Yeah, that ain't gonna happen. I'm not even thinking about that. I would have to have the triple firstfor me to even consider that. --Adrian Gonzalez, who needed a triple after his first three at-bats to complete the cycle.

Maureen Mullen is on Twitter at http:twitter.commaureenamullen

Quotes, notes and stars: Ortiz the oldest to hit 30 home runs in a season

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Quotes, notes and stars: Ortiz the oldest to hit 30 home runs in a season

ST. PETERSBURG, Fla. -- Quotes, notes and stars from the Red Sox' 4-3 loss to the Tampa Bay Rays:

QUOTES:

"It's one of those freak things. You don't plan on it happening, but it's one of those things. So we'll just see what the results say and move on from there.'' - Andrew Benintendi on his knee injury.

"That's kind of a routine 3-1 play. Unfortunately, it comes at a time when you've got two outs and a guy on the move. But that's a routine play.'' - John Farrell on the deciding play in which Heath Hembree couldn't hold onto the ball at first.

"I felt good. I felt strong.I felt good out there the whole game.'' - Rick Porcello, asked how he felt going back out for the eighth inning.

"I think everybody in the ballpark knew that that ball was leaving.'' - Porcello, on the hanging curveball to Evan Longoria.

 

NOTES:

* The loss snapped a five-game winning streak against the Rays for the Red Sox.

* Three of the four Red Sox walk-off losses this season have occurred because of errors.

* The homer by Evan Longoria was his first off Rick Porcello in 40 career at-bats.

* Rick Porcello has now pitched seven innings or more in six straight starts, the longest run for a Red Sox starter since John Lackey did it in 2013.

* David Ortiz is now the oldest player to ever hit 30 homers in a season

* Ortiz has now reached the 30-homer, 100-RBI level 10 times with the Red Sox, including the last four years in a row.

* The loss was the first of Heath Hembree's career, in his 67th major league appearance.

* Dustin Pedroia tied a career high with two stolen bases, the 12th time he's swiped two bases in the same game.

 

STARS:

1) Evan Longoria

The Rays were down to their final five outs when Longoria struck, hitting a game-tying homer off Rick Porcello.

2) Brad Miller

Miller's two-run double in the third enabled the Rays to stay close until Longoria's homer tied things up five innings later.

3) Rick Porcello

Porcello gave the Sox length and was brilliant in getting out of some early jams before settling in through the middle innings.

 

Shaughnessy: Everything Farrell does blows up in his face, particularly in 8th inning

Shaughnessy: Everything Farrell does blows up in his face, particularly in 8th inning

Dan Shaughnessy joins Sports Tonight to discuss Rick Porcello giving up a game-tying homerun in the 8th, and explains why John Farrell has been very unlucky with any decision he makes.

First impressions: Benintendi injured in Red Sox' 4-3 loss to Rays

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First impressions: Benintendi injured in Red Sox' 4-3 loss to Rays

ST. PETERSBURG, Fla. -- First impressions from the Red Sox' 4-3 loss to the Tampa Bay Rays:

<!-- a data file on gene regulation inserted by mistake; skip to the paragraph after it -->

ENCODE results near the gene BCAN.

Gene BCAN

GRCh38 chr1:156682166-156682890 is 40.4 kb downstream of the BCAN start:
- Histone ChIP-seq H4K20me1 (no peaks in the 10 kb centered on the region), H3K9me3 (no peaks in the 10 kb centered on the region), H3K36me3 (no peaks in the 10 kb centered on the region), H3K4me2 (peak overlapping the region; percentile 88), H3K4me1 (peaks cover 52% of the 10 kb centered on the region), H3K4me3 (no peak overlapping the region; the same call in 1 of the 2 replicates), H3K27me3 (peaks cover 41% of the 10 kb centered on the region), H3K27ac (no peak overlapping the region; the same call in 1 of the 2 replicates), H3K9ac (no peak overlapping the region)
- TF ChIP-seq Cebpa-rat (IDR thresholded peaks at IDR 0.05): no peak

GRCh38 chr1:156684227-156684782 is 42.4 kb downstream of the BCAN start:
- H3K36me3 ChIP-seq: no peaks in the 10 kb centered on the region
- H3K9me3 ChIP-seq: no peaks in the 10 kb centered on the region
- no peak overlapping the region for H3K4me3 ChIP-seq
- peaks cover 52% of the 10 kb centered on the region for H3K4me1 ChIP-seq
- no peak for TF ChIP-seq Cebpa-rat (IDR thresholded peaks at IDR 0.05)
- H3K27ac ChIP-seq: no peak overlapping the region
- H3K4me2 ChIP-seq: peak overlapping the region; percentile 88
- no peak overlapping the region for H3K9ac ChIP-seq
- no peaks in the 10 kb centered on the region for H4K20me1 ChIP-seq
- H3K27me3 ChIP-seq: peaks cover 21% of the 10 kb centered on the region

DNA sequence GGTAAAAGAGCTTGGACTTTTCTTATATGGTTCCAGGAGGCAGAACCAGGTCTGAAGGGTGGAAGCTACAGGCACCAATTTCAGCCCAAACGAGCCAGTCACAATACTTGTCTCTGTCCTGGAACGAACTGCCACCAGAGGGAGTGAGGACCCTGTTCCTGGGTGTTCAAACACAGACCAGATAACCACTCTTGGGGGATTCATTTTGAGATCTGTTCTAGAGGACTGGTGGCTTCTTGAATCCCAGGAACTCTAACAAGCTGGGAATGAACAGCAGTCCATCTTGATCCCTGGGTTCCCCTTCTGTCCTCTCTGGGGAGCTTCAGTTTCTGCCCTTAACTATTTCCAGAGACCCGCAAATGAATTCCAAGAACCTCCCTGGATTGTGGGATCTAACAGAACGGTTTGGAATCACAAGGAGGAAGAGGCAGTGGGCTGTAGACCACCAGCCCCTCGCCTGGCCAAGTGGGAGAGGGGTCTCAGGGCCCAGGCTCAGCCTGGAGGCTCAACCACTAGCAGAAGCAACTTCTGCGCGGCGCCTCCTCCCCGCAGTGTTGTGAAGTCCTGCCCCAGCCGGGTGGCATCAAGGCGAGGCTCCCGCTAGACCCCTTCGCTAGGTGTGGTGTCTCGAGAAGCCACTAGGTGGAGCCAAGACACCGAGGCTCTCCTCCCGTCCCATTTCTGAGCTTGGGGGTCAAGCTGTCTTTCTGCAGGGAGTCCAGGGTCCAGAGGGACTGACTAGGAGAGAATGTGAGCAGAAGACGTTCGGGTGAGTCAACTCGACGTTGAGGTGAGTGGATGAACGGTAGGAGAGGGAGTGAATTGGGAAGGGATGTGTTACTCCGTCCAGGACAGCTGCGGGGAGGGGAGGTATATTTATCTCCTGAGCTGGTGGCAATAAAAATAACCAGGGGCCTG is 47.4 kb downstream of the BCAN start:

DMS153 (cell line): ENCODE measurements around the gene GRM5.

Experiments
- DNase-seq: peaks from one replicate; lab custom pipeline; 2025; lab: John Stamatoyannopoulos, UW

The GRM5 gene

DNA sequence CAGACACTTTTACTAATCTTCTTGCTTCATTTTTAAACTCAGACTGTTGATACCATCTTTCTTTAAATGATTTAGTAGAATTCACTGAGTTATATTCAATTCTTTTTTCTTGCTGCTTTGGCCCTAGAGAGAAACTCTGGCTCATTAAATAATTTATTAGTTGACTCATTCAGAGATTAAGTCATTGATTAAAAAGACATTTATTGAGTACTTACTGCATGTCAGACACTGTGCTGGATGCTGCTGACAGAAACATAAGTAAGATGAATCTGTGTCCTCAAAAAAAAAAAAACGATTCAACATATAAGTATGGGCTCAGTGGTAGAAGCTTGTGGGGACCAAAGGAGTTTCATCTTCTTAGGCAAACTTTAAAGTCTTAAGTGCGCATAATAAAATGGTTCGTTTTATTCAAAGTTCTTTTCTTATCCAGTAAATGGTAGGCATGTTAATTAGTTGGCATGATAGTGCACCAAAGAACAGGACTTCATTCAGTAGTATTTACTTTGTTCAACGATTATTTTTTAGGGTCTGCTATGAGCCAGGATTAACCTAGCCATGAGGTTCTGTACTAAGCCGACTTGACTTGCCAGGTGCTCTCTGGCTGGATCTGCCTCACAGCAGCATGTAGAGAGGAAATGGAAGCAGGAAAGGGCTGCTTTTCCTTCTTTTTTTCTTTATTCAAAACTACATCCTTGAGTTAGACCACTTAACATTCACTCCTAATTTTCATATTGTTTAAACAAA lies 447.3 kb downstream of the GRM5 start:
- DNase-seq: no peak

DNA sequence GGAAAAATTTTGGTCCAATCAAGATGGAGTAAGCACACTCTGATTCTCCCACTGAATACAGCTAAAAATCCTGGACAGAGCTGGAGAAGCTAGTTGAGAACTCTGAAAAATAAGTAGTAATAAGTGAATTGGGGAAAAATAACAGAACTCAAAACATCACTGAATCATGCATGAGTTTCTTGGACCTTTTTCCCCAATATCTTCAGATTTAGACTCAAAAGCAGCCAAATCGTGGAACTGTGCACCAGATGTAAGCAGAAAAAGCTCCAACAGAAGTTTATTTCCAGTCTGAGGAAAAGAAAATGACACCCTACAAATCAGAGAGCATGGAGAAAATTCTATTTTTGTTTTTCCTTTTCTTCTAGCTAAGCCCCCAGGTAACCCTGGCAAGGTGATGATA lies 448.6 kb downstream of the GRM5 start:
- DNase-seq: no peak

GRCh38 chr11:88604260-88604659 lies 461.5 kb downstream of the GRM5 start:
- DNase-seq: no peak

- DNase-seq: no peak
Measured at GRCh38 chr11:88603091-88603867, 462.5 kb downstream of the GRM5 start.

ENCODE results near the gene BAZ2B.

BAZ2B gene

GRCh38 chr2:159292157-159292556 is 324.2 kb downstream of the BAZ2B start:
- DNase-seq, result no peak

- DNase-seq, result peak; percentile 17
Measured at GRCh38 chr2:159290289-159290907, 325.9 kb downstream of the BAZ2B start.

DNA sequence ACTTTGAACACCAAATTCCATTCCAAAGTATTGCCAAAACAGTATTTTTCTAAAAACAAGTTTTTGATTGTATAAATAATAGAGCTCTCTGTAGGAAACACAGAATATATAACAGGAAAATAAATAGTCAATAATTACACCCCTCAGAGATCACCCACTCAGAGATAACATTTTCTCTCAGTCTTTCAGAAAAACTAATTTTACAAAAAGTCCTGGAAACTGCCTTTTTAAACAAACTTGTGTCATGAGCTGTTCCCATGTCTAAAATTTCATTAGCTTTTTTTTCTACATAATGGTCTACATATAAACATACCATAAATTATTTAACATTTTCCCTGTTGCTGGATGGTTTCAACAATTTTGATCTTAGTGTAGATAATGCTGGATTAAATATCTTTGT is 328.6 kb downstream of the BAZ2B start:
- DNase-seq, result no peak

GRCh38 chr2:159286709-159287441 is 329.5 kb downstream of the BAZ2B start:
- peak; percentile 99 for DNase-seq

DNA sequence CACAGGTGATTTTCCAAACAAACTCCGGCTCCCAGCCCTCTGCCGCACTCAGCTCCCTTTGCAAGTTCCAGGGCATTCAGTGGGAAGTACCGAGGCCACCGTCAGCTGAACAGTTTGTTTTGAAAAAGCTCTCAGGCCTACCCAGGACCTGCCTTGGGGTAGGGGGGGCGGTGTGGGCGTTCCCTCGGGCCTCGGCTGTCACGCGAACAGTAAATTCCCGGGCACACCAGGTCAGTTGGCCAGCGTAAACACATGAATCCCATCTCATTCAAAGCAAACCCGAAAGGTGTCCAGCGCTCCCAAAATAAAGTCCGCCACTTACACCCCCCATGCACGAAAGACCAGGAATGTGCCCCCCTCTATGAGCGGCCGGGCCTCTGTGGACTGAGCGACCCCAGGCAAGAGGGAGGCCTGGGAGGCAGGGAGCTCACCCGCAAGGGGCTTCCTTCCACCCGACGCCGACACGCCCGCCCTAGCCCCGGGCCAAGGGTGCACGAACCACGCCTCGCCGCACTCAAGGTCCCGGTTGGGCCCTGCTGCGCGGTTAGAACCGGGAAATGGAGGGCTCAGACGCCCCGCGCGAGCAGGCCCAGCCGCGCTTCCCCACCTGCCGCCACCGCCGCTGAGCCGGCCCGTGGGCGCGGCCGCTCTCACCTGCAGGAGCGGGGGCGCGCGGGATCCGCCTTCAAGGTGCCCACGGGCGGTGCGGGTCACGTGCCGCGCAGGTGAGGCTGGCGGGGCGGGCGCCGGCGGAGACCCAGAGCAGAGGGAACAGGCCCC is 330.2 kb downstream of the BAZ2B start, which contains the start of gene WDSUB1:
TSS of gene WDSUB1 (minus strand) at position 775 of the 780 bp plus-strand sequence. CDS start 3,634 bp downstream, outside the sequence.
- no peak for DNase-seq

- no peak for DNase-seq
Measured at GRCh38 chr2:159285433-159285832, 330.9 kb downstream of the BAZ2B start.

The injury to Andrew Benintendi looked ominous.

Benintendi's left leg buckled as he tried to elude a tag on the bases in the seventh inning. He left the game with the help of two trainers, hobbling badly.

The Sox later announced that Benintendi suffered a left knee sprain, and will be further evaluated Thursday.

It's impossible to determine how serious the injury is. The prognosis could be anywhere from a few days, to, potentially, a season-ending issue.

Regardless, it's a blow to the Sox, who clearly have benefited from Benintendi's athleticism and energy in the three weeks since he's been promoted from Double A.

 

Rick Porcello is gobbling up innings in the second half.

Porcello gave the Sox 7 2/3 innings Wednesday night, allowing three runs. It marked the sixth straight start in which Porcello provided the Sox with a minimum of seven innings.

Through the end of June, Porcello had pitched seven or more innings just four times. Since the start of July, he's done it seven times -- and came within an out of doing it in another start.

Porcello also extended his streak of pitching at least five innings to 34 straight starts, dating back almost a calendar year to Aug. 26 of last year. Of those 34, he's pitched at least six in 31 of those.

In fact, Porcello leads the majors in innings pitched since that streak began.

 

David Ortiz continues to amaze

In the first inning, Ortiz walloped a pitch into the right field seats for his 30th homer, giving the Sox a 2-0 lead three batters into the game.

The homer was significant beyond that, too. With it, Ortiz reached two milestones -- 30 homers and 100 RBI for the season.

It marked the fourth straight season in which Ortiz has reached both, and it also marked the 10th time as a member of the Sox that he had hit both plateaus.

The homer also meant that Ortiz is now the oldest player - at 40 years, 280 days old -- to hit 30 homers in a season. And finally, it gave Ortiz 100 RBI seasons with the Sox, passing Ted Williams, with whom he had shared the record of nine.

And, remarkably, there's more than a month left in the season to add on to those achievements.